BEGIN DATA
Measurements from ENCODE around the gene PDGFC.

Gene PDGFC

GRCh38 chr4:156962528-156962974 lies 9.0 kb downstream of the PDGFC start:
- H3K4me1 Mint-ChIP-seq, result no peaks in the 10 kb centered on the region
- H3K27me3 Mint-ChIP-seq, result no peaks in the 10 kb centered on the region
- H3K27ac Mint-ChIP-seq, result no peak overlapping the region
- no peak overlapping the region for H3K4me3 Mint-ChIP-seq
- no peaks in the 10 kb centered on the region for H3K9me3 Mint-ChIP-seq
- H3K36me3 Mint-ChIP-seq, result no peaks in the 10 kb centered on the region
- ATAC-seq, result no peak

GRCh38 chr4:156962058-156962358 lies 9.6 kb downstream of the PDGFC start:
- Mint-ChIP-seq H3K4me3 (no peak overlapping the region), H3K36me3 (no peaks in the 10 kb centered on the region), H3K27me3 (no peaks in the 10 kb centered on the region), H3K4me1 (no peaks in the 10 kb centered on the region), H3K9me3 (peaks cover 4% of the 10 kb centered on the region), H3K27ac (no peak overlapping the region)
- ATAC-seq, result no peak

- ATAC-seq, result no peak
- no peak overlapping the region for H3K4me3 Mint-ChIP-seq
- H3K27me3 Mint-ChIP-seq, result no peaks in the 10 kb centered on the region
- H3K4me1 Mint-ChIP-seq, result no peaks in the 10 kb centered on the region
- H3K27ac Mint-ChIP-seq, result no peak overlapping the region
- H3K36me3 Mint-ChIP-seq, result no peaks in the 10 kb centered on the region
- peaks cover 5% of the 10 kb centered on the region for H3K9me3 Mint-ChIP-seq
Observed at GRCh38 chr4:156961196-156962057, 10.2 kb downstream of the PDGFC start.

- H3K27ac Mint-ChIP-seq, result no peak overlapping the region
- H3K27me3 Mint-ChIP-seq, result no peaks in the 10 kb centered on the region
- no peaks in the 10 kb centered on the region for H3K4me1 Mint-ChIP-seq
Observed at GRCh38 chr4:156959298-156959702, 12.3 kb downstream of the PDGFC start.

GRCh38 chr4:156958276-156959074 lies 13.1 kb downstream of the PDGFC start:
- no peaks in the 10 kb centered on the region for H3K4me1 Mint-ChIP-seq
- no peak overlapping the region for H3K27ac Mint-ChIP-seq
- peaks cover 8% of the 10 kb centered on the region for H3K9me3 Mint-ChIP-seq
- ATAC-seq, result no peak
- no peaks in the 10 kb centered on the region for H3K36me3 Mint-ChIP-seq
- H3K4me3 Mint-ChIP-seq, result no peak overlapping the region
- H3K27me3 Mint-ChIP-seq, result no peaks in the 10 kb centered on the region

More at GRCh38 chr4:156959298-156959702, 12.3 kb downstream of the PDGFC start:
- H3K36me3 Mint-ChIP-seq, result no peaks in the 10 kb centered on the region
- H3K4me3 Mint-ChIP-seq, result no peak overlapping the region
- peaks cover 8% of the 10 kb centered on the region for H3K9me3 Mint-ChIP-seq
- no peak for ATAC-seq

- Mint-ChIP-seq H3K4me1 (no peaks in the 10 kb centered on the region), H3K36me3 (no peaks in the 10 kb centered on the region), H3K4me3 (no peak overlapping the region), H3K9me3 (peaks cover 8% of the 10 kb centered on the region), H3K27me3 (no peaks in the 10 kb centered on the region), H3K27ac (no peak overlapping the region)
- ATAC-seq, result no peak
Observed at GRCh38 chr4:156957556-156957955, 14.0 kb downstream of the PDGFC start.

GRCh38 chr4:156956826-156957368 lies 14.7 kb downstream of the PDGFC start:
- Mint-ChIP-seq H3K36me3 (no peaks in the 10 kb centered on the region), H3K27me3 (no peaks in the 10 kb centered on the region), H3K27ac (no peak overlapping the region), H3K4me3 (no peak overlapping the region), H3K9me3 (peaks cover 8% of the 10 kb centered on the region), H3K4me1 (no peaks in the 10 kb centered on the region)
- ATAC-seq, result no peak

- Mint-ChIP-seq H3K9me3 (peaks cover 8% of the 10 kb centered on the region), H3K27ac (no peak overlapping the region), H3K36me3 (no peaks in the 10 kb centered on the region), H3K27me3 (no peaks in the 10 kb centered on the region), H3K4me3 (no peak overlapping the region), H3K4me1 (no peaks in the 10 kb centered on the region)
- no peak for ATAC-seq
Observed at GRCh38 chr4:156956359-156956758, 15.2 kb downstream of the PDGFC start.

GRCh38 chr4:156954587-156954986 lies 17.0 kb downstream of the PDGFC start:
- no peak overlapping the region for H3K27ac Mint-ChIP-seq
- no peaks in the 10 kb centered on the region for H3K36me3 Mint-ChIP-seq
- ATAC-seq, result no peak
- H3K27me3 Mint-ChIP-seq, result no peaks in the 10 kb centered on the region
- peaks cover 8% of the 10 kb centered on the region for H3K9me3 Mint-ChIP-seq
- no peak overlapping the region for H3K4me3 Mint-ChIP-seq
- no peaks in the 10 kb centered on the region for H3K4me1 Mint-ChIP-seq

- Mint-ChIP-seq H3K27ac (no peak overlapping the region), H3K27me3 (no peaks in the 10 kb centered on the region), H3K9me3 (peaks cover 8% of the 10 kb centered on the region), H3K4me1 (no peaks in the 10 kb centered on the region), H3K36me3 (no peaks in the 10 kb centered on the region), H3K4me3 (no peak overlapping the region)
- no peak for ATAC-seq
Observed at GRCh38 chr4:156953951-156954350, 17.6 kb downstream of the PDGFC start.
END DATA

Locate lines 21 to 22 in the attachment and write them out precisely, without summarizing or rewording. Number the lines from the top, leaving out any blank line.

Observed at GRCh38 chr4:156961196-156962057, 10.2 kb downstream of the PDGFC start.

- H3K27ac Mint-ChIP-seq, result no peak overlapping the region